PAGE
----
Stem cells and specialisation
Scientists at the University of Copenhagen have gained new insight into how both early embryonic cells and embryonic stem cells are directed into becoming specialised cell types, like pancreatic and liver cells. The results have just been published in the scientific journal eLife.
This latest research from the Danish Stem Cell Center (Danstem) at the University of Copenhagen, helps identify how stem cells create so called pathways and roads supporting their own specialisation. This understanding is an important step towards stem cell-based cell therapies for conditions like diabetes and liver diseases.
"The new insight that we have gained into the impact of the physical environment on cell development is highly valuable," says Professor Joshua Brickman from DanStem, "It enables us to create the optimal physical environment in the laboratory for stem cells and progenitor cells to develop into specific, mature cells."
On the road
Developing cells constantly move and while moving around, they organise and build a physical environment very much like a small city with pathways and roads. The new research published in the scientific journal eLife shows two important things. Firstly the embryonic cells receive signals from other cells that actually instruct them in how to organise and build the road leading the cells towards early stages of pancreas and liver cells.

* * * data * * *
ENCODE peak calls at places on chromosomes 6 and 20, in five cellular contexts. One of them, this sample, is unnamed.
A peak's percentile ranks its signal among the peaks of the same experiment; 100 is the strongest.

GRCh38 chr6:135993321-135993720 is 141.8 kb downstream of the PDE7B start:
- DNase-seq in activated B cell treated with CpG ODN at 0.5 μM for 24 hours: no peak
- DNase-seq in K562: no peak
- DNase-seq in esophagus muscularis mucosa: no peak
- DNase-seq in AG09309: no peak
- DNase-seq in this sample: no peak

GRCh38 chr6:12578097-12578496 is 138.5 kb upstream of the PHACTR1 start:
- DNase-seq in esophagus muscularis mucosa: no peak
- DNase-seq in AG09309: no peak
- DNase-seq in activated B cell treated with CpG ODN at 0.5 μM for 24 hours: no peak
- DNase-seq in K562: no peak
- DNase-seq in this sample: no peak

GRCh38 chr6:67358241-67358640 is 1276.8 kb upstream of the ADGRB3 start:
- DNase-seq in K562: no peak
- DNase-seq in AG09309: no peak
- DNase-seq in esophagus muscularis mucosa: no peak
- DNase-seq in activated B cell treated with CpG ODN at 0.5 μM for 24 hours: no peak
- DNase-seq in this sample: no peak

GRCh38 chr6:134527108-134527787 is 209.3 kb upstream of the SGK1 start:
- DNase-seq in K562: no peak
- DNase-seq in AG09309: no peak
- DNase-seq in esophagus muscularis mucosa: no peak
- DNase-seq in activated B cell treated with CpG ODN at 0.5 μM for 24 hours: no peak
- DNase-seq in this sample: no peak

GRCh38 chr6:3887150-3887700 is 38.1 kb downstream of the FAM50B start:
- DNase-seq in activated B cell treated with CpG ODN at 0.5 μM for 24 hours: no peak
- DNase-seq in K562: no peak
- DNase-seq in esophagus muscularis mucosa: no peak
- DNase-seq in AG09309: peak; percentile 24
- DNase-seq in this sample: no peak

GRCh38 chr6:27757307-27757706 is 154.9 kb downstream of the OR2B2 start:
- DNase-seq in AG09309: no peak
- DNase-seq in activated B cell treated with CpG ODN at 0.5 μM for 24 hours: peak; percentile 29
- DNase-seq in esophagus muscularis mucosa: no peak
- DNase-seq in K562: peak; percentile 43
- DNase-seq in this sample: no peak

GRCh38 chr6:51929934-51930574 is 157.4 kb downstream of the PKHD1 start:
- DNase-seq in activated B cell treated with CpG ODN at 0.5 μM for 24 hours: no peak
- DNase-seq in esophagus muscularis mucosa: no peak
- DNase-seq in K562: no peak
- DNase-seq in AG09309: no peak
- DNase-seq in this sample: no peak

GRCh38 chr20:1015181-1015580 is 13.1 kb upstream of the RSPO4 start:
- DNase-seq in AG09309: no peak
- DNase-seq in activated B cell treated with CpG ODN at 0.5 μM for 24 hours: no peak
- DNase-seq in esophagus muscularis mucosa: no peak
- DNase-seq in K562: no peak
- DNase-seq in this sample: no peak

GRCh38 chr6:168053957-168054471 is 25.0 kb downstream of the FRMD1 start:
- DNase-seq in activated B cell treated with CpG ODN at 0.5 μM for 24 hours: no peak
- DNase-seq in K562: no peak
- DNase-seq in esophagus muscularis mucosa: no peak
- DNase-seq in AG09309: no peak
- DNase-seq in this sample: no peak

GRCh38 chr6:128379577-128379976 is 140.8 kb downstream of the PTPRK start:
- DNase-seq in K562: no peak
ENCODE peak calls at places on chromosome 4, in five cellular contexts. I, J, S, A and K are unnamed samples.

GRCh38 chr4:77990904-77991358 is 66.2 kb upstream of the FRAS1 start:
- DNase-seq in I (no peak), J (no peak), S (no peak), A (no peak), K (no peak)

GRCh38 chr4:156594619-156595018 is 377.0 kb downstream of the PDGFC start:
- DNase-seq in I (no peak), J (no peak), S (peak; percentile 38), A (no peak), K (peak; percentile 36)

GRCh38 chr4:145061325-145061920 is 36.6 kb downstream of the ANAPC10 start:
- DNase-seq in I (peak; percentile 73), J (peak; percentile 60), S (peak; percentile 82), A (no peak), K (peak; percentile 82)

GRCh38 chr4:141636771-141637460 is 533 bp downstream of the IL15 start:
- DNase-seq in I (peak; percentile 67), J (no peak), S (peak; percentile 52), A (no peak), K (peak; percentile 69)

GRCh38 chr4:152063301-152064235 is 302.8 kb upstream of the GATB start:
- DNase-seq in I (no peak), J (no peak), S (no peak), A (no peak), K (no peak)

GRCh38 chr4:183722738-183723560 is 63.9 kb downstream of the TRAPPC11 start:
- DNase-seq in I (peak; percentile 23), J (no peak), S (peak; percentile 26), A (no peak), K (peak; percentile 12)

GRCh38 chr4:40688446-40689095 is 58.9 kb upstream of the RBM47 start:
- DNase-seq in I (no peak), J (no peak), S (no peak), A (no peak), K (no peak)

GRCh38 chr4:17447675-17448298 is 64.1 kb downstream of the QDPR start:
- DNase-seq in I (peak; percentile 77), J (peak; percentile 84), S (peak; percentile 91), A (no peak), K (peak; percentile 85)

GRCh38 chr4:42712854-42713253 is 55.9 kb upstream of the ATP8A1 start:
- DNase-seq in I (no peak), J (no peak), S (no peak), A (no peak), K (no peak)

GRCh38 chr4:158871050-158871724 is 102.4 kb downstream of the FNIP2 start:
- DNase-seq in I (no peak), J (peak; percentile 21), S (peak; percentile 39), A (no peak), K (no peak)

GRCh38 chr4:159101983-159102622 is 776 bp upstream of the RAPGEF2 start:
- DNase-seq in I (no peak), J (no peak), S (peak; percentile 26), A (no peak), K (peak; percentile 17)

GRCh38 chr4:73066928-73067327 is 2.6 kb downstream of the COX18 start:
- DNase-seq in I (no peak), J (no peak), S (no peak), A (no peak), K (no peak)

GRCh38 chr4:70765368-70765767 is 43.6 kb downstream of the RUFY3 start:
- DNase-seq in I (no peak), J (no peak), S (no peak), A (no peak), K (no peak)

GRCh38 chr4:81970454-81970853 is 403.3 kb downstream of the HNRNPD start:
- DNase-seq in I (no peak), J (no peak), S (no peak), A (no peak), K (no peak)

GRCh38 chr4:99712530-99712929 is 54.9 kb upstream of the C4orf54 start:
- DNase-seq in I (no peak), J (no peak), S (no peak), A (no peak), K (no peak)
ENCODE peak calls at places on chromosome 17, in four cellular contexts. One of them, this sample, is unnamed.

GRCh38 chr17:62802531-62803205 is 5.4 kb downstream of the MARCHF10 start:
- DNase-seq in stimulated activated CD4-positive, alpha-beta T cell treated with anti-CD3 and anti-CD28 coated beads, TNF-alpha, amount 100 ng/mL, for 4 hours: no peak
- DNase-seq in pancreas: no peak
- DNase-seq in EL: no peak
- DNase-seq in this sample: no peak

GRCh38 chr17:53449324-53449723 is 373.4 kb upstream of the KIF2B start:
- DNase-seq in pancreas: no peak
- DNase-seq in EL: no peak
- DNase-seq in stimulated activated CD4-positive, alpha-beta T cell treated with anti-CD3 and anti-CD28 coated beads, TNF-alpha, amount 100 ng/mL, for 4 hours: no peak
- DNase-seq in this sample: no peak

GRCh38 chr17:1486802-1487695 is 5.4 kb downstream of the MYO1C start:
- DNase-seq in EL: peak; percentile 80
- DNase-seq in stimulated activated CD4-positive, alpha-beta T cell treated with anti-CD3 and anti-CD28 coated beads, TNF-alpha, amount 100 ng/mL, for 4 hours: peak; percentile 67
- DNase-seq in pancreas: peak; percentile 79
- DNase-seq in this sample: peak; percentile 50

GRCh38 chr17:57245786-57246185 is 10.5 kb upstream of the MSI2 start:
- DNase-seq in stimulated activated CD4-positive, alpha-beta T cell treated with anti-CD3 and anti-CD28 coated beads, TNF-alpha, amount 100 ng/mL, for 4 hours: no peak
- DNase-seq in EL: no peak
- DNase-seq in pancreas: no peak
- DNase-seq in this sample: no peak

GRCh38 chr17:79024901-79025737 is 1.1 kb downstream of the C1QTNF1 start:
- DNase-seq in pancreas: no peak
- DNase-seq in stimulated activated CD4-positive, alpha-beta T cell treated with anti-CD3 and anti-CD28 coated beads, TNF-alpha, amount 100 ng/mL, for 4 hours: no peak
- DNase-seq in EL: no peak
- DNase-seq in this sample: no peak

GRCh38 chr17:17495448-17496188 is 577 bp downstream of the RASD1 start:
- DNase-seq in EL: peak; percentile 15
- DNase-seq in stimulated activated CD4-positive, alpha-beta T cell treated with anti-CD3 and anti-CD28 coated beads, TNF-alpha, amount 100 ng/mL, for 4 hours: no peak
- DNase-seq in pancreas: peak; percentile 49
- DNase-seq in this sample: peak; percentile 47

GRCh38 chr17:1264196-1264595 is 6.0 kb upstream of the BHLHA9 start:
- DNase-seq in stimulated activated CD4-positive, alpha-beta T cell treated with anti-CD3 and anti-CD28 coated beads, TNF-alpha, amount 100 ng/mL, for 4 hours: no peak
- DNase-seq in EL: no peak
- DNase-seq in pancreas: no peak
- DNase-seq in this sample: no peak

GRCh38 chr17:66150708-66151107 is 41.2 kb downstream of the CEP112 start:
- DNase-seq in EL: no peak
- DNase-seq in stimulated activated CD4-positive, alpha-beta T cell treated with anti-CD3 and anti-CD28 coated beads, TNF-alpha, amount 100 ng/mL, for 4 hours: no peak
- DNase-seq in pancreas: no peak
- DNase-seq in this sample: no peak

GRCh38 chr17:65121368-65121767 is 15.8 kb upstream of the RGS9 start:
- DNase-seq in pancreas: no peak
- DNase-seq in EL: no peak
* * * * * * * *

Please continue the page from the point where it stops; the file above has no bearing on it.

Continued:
Professor Brickman and his team also found that they could isolate these roads from the developing stem cells and literally freeze them. The saved roads were then used in a separate experiment which showed that in the absence of an important cell signal, the road alone can be used to improve the cells' development and differentiation towards mature cells.
"Apart from gaining new important insight into cell development, our work also suggests that some of the current approaches to human embryonic stem cells specialisation towards both pancreatic and liver cells may not have been effective, because the important role of these roads, the so called extra-cellular matrix, was ignored," says Joshua Brickman.